Feeding - gastrostomy tube - pump; G-tube - pump; Gastrostomy button - pump; Bard Button - pump; MIC-KEY - pump ... Gather supplies: Feeding pump (electronic or battery powered) Feeding set that matches the feeding pump (includes a feeding bag, drip chamber, roller clamp, ...

  9. Microalgae as a protein rich livestock feed ingredient in The Netherlands: an environmental sustainability analysis

    OpenAIRE

    Taelman, Sue Ellen; De Meester, Steven; Van Dijk, Wim; da Silva, Vamilson; Dewulf, Jo

    2014-01-01

    The natural resource footprint of producing protein rich algal meal for livestock feed applications in The Netherlands was examined. Microalgae were cultivated at pilot scale (500m² open ponds) and integrated in a biorefinery making use of waste heat and flue gases. The final products were electricity, digestate, heat available for a nearby bio-ethanol facility and algal oil and meal. The sustainability of this rather new biomass source for animal feed was compared with the more traditional r...

  10. Effect of oleic acid on the production of ethanol and fructose from glucose/fructose mixtures in an immobilized cell reactor

    Energy Technology Data Exchange (ETDEWEB)

    Guenette, M.E. [Ottawa Univ., ON (Canada). Dept. of Chemical Engineering]|[IOGEN Corp., Ottawa, ON (Canada); Duvnjak, Z. [Ottawa Univ., ON (Canada). Dept. of Chemical Engineering]|[IOGEN Corp., Ottawa, ON (Canada)

    1995-12-31

    Saccharomyces cerevisiae ATCC 39859 was immobilized onto small cubes of wood to produce ethanol and very enriched fructose syrup from glucose/fructose mixtures through the selective fermentation of glucose. A maximum ethanol productivity of 21.9 g/l.h was attained from a feed containing 9.7% (w/v) glucose and 9.9% (w/v) fructose. An ethanol concentration, glucose conversion and fructose yield of 29.6 g/l, 62% and 99% were obtained, respectively. This resulted in a final fructose/glucose ratio of 2.7. At lower ethanol productivity levels the fructose/glucose ratio increases, as does the ethanol concentration in the effluent. The addition of 30 mg/l oleic acid to the medium increased the ethanol productivity and its concentration by 13% at a dilution rate of 0.74 h{sup -1}. (orig.)

  11. Dietary diallyl disulfide supplementation attenuates ethanol-mediated pulmonary vitamin D speciate depletion in C57Bl/6 mice

    Science.gov (United States)

    McCaskill, Michael L.; Hottor, Henry T.; Sapkota, Muna; Wyatt, Todd A.

    2016-01-01

    Background Slightly more than 5 % of the United States population heavily consumes ethanol, i.e., more than 14 drinks for men and 7 drinks for women a week. Chronic ethanol consumption can result in increased liver disease, reduced recovery from burn injury, and more frequent and severe respiratory infections. Chronic ethanol over-consumption also leads to vitamin D dysmetabolism and depletion. Vitamin D is a fat-soluble pro-hormone that regulates musculoskeletal health, cellular proliferation/differentiation, and innate and adaptive immune response. Methods In this study, C57BL/6 mice were fed 20 % ethanol in their water ad libitum for 7 weeks. Some mice were fed either a standard chow or a modified diet containing 0.15 μg/day of diallyl disulfide (DADS). Whole blood, lung tissue, and bronchial alveolar lavage fluid (BALF) were collected at sacrifice and analyzed for 25(OH) D3, 1,25 (OH)2D3, vitamin D receptor VDR, CYP2E1, and CYP27B1 levels. Results Ethanol reduced 25(OH) D3 and 1,25 (OH)2D3 in lung tissue and BALF on average 31 %. The largest ethanol-mediated reduction was in the 1,25 (OH)2D3 (42 %) measured in the BALF. Dietary supplementation of DADS restored BALF and lung tissue protein of 25(OH) D3 and 1,25(OH)2D3 to control levels. Chronic ethanol consumption also resulted in tissue increases of vitamin D response (VDR) protein, Cyp2E1, and reductions in vitamin D-activating enzyme CYP27B1. All three of these effects were attenuated by dietary supplementation of DADS. Conclusions In conclusion, the pulmonary metabolic disturbances mediated by chronic ethanol consumption as measured by 1,25(OH)2D3 protein levels, epithelial lining fluid, and lung tissue can be ameliorated by dietary supplementation of DADS in C57BL/6 mice.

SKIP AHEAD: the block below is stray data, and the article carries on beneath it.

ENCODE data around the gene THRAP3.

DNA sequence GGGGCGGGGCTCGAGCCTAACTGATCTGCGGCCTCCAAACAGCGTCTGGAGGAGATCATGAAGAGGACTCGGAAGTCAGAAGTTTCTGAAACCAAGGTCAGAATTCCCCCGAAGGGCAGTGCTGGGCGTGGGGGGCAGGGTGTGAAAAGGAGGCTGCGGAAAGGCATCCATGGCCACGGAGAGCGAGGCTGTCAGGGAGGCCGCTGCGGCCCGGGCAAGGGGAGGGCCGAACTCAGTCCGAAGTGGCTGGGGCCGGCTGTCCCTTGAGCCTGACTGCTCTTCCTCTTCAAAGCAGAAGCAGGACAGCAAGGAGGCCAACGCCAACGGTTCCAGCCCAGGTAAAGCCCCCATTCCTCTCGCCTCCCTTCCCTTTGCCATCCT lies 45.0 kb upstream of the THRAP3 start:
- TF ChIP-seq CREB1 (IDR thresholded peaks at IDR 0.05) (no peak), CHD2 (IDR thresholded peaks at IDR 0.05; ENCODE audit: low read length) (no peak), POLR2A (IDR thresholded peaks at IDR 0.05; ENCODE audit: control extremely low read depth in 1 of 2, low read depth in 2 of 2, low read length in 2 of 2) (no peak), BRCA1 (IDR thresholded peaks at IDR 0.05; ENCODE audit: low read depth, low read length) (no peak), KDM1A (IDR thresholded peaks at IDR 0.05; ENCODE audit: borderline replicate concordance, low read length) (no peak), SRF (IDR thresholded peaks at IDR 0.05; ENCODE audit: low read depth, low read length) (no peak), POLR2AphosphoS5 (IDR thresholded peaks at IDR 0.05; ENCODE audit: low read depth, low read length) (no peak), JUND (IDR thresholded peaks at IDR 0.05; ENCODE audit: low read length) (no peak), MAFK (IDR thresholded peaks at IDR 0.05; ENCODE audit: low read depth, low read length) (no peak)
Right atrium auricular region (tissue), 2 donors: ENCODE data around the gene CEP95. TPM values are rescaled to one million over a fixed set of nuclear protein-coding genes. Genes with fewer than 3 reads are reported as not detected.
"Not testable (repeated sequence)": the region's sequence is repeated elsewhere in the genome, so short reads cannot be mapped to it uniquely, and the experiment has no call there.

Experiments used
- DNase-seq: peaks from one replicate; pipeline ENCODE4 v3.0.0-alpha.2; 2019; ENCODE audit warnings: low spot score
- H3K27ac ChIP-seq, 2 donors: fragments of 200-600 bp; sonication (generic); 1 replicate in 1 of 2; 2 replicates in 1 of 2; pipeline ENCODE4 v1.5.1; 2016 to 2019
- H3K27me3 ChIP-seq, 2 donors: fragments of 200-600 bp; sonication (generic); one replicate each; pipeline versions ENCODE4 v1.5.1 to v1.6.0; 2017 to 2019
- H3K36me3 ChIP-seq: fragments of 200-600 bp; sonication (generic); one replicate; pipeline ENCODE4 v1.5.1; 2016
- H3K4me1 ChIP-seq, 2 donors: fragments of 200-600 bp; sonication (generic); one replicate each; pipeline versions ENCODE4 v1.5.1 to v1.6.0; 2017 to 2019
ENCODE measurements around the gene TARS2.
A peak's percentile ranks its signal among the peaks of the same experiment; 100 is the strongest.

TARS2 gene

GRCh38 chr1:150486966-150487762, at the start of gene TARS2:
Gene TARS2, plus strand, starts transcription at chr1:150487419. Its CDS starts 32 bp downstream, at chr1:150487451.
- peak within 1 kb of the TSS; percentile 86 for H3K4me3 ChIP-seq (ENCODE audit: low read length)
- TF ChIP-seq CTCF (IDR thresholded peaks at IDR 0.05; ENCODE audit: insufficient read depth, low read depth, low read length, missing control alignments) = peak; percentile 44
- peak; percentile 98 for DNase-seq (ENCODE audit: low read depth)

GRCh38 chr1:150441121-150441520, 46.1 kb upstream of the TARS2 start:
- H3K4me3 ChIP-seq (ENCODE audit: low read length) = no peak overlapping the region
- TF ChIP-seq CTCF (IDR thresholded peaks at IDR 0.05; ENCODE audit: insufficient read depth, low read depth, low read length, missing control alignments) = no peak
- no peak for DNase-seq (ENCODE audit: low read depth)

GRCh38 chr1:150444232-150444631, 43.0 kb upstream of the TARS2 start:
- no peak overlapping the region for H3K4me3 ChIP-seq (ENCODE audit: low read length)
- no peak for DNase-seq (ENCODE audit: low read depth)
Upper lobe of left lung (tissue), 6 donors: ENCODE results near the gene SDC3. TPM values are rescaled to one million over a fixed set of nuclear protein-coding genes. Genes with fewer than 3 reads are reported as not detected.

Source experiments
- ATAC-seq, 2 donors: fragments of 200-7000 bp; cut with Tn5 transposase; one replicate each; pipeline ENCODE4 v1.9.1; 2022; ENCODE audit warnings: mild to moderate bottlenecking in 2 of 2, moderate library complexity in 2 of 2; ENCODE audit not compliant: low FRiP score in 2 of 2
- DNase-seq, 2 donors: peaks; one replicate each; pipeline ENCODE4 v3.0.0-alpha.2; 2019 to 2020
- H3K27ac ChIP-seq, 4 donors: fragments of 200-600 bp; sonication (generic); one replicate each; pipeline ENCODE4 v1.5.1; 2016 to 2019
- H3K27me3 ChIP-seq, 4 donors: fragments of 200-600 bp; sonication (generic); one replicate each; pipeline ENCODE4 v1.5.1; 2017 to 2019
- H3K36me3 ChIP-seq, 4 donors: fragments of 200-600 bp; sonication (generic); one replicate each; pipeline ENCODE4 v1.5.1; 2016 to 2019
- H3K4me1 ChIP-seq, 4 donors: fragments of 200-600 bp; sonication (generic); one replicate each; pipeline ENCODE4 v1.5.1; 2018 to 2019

12. Ethanol Demand in United States Gasoline Production

    Energy Technology Data Exchange (ETDEWEB)

    Hadder, G.R.

    1998-11-24

    The Oak Ridge National Laboratory (OWL) Refinery Yield Model (RYM) has been used to estimate the demand for ethanol in U.S. gasoline production in year 2010. Study cases examine ethanol demand with variations in world oil price, cost of competing oxygenate, ethanol value, and gasoline specifications. For combined-regions outside California summer ethanol demand is dominated by conventional gasoline (CG) because the premised share of reformulated gasoline (RFG) production is relatively low and because CG offers greater flexibility for blending high vapor pressure components like ethanol. Vapor pressure advantages disappear for winter CG, but total ethanol used in winter RFG remains low because of the low RFG production share. In California, relatively less ethanol is used in CG because the RFG production share is very high. During the winter in California, there is a significant increase in use of ethanol in RFG, as ethanol displaces lower-vapor-pressure ethers. Estimated U.S. ethanol demand is a function of the refiner value of ethanol. For example, ethanol demand for reference conditions in year 2010 is 2 billion gallons per year (BGY) at a refiner value of $1.00 per gallon (1996 dollars), and 9 BGY at a refiner value of $0.60 per gallon. Ethanol demand could be increased with higher oil prices, or by changes in gasoline specifications for oxygen content, sulfur content, emissions of volatile organic compounds (VOCS), and octane numbers.